I am not lazy: How one GL girl deals with her ADD
From the time I was six years old, my teachers had all been saying the same thing: “She’s so smart, but she doesn’t try.” Every single progress report, parent-teacher conference and year-end evaluation was the same. I could practically predict what they would say ahead of time. “If she would just put in the effort, she would be doing so well.” They were absolutely right, the schoolwork itself wasn’t hard for me, yet every day I stared out the window, doodled on everything and tore apart erasers instead of taking notes. Teachers would intentionally call on me during class to get my attention, and I received lecture after lecture from my mom about why I should be trying harder in school.
What never occurred to me, my family or any of my teachers was that my struggle to pay attention wasn’t my fault. It wasn’t until 7th grade when I received a progress report from my advisor different from all the others that things became clear. It read: “I think Alexis has ADD.”
ADD, short for Attention Deficit Disorder, affects a person’s ability to focus and pay attention for long periods of time. Other symptoms of the disorder include forgetfulness, anxiety, impulsivity and absent-mindedness, all of which described my behavior throughout my entire school career. After a long talk with my pediatrician, I was prescribed with Concerta, a medication intended to help me focus my attention and keep my mind from wandering during school.
Within one day of taking it, my teachers were sending notes home about how much I was improving. I was alert in class, I took detailed notes and I never missed a homework assignment for the rest of my middle school career. As a result, my grades improved, I was placed in higher-level classes and even made honor roll for the first time. Best of all, my self-esteem improved and I started gaining confidence in myself. Turns out I wasn’t lazy after all - take that, Mrs. Grant!
But as I started improving, my overall perspective changed in a way I wasn’t expecting. I found myself becoming more understanding and less judgmental overall. Maybe the kid who eats bits of paper can’t help it, and maybe teasing him for it is only making him more self-conscious. Maybe the girl who takes hours to read one chapter isn’t dumb, reading is just harder for her because she sees her letters backwards. Having ADD made me realize that if I could be mislabeled as lazy and stubborn, maybe I should stop labeling others when I don’t fully understand what’s going on in their lives.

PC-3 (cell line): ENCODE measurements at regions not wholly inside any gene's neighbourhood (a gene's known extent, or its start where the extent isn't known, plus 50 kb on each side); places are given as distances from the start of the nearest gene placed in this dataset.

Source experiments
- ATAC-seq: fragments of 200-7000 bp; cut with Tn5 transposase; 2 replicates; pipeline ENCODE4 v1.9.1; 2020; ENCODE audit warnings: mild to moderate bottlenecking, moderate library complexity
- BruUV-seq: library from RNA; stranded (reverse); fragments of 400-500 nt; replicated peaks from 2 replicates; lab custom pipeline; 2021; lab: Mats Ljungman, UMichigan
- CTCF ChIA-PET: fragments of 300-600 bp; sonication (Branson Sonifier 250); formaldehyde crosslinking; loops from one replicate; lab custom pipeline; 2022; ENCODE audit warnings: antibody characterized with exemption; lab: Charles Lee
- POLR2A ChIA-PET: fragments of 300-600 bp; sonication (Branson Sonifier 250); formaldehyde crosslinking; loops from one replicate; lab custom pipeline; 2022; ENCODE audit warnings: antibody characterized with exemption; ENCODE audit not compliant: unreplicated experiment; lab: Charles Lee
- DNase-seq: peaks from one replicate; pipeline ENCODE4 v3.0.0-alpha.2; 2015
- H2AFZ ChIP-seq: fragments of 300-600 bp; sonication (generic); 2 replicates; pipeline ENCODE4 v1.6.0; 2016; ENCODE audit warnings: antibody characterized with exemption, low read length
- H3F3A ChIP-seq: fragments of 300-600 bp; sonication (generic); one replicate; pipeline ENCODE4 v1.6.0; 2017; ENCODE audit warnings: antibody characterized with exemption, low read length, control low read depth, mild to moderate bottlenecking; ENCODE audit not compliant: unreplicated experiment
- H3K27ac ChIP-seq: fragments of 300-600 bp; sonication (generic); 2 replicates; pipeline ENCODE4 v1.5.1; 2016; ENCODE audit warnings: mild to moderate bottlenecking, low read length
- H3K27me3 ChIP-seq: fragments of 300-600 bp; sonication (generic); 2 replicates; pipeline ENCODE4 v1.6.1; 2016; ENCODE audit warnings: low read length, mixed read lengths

Don’t get me wrong though, it wasn’t always smooth sailing. One of the most common side effects of ADD medication is loss of appetite, and it began hurting me physically as fast as it helped me mentally. I started rapidly losing weight and came home every night with a pounding headache, a side effect of both the medicine itself and simply not eating all day. At one point, the medicine was doing its job so well that all I ever wanted to do was study and do homework. This sounds great in theory, but my friends didn’t understand why I was skipping lunch to do math problems instead of talking with them about boys.
Eventually I found a way to manage my ADD in a healthy way. It still makes me less likely to chat and I still get nightly headaches, but now I can balance my social life with my academic life and maintain a healthy diet along with a high GPA. More than anything, I now have the confidence to push past any obstacles I face with the knowledge that I am not lazy, I just have a touch of ADD.
Do you have experience with learning disabilities, either your own or a friend's? Tell us in the comments below.